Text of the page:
In an article published last weekend on Mashable, Sarah Kessler asked the question, “Can Robots Run the News?” It’s an important question not just for journalists, but for anyone who creates or curates content on the Web.
The examples Kessler cites span the range of content creation, from automatically generated sports news to the use of algorithms to identify news topics. There’s obvious value to automated content creation, and as Jeff Jarvis has declared, “Data is (are) journalism.” But we should be careful not to confuse computed content with communication.
Computed content is a set of data; communication is the expression of an attitude toward, or perspective on, those data. Without a point of view, content is just an audience speaking to itself.
Using Web analytics from a test period to automatically choose between two headlines, as we’re told the Huffington Post does for its stories, can make sense—if both versions are true to the content. If you balance crowd-sourced feedback with the content creator’s point of view, you’ll have a productive conversation. But if the crowd takes precedence, it may simply replace content’s individual vitality with the bland mean.
Take, for instance, the English title for Stieg Larsson’s novel The Girl with the Dragon Tattoo. It may not have been crowd sourced, but it certainly plays to a corporate idea of the crowd. Is it really better than the literally translated original title, Men Who Hate Women? (That’s a rhetorical question. The original title nails the book’s central concern; the English version just wraps it in a pulp-fiction cover.)
Even in content marketing, where knowing what people want is critical to the content provider’s success, a one-sided conversation dominated by the audience won’t fly. For a conversation to work, there must be differences between the participants. The power of new media is the way it enables the audience to challenge the creator. That doesn’t mean, though, that the creator should stop challenging the audience.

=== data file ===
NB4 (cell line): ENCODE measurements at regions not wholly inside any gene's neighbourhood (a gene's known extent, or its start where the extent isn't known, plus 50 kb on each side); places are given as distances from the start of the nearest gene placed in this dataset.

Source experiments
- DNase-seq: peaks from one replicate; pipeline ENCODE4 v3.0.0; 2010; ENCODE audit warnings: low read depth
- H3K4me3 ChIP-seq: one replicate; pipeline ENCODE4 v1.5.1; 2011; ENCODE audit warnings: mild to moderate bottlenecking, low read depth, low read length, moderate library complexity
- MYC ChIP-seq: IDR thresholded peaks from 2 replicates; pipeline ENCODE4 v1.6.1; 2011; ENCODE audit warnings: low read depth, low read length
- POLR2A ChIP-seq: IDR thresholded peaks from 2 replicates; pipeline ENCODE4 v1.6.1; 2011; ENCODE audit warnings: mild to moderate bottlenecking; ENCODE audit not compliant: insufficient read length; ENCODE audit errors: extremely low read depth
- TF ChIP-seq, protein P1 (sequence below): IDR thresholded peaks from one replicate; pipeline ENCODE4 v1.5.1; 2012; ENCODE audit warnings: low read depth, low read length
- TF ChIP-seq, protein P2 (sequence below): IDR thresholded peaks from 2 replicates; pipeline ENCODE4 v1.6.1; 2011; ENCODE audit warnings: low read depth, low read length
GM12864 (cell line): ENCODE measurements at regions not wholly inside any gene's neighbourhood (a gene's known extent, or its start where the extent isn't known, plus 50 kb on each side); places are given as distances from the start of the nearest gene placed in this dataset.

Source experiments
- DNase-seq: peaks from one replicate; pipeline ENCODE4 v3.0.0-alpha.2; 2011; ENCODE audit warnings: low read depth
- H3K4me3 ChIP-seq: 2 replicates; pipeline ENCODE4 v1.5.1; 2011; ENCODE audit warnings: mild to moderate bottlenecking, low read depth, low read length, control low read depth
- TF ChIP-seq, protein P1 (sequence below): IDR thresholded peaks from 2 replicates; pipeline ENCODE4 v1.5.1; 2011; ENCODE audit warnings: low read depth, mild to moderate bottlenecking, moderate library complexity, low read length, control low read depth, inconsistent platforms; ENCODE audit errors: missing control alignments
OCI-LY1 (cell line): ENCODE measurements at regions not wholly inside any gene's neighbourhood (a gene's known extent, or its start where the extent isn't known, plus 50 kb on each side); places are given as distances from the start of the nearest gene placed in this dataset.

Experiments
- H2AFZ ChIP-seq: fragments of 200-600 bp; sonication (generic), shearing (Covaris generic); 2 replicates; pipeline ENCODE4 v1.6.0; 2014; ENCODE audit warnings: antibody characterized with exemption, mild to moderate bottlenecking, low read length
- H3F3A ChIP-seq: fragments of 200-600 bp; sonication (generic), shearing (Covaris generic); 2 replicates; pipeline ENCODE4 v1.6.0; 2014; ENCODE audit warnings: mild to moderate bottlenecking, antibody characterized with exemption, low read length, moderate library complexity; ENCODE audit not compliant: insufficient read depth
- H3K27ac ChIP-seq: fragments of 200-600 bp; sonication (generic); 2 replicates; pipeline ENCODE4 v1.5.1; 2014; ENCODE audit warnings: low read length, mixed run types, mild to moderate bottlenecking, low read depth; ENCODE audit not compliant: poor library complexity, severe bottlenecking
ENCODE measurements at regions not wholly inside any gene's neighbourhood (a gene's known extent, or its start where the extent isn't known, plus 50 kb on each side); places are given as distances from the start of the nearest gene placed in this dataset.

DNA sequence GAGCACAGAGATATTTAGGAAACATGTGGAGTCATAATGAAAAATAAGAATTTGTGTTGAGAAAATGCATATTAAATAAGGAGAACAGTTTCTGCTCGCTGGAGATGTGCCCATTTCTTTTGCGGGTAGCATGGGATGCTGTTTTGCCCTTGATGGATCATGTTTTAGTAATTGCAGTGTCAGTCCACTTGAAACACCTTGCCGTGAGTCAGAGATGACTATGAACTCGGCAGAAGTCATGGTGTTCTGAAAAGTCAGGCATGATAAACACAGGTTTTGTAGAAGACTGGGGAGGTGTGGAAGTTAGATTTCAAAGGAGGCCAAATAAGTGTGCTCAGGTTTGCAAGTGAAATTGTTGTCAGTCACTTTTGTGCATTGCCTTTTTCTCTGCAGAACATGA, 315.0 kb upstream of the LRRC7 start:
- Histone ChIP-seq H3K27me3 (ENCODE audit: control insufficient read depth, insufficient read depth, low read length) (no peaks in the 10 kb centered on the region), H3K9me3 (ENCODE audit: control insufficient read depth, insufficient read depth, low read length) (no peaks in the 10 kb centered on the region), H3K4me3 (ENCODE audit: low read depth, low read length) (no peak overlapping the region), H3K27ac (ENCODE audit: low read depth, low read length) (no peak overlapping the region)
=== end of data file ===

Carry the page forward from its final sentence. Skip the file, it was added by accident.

This balance seems to be what Yahoo VP of Media Jimmy Pitaro is after in the company’s news blog, The Upshot. In her interview with him last week on All Things D, Kara Swisher noted that while some see computational journalism as a “‘democratizing’ of the news, others are more concerned about relying on algorithms to determine the best coverage and the implications for a society guided by its own searches.”
But as Pitaro noted in his video interview, “data and audience insights” constitute just one component of the content. In addition, Yahoo uses the “old-school” methods of “manually identifying topics” through its team of editors and writers.
Similarly, as Kessler mentioned in Mashable and as Claire Cain Miller explored at greater length in yesterday’s New York Times, the tech-news site Techmeme uses both algorithms and editors to produce its content. Why? Because “humans do things software cannot, like grouping subtly related stories, taking into account sarcasm or skepticism, or posting important stories that just broke.”
If readers didn’t care about such things, algorithms alone might be enough. But they do care. The same audience whose searches drive the algorithms also want the human touch in their content. Until computers can pass the Turing Test, it isn’t likely that they will replace people in content creation.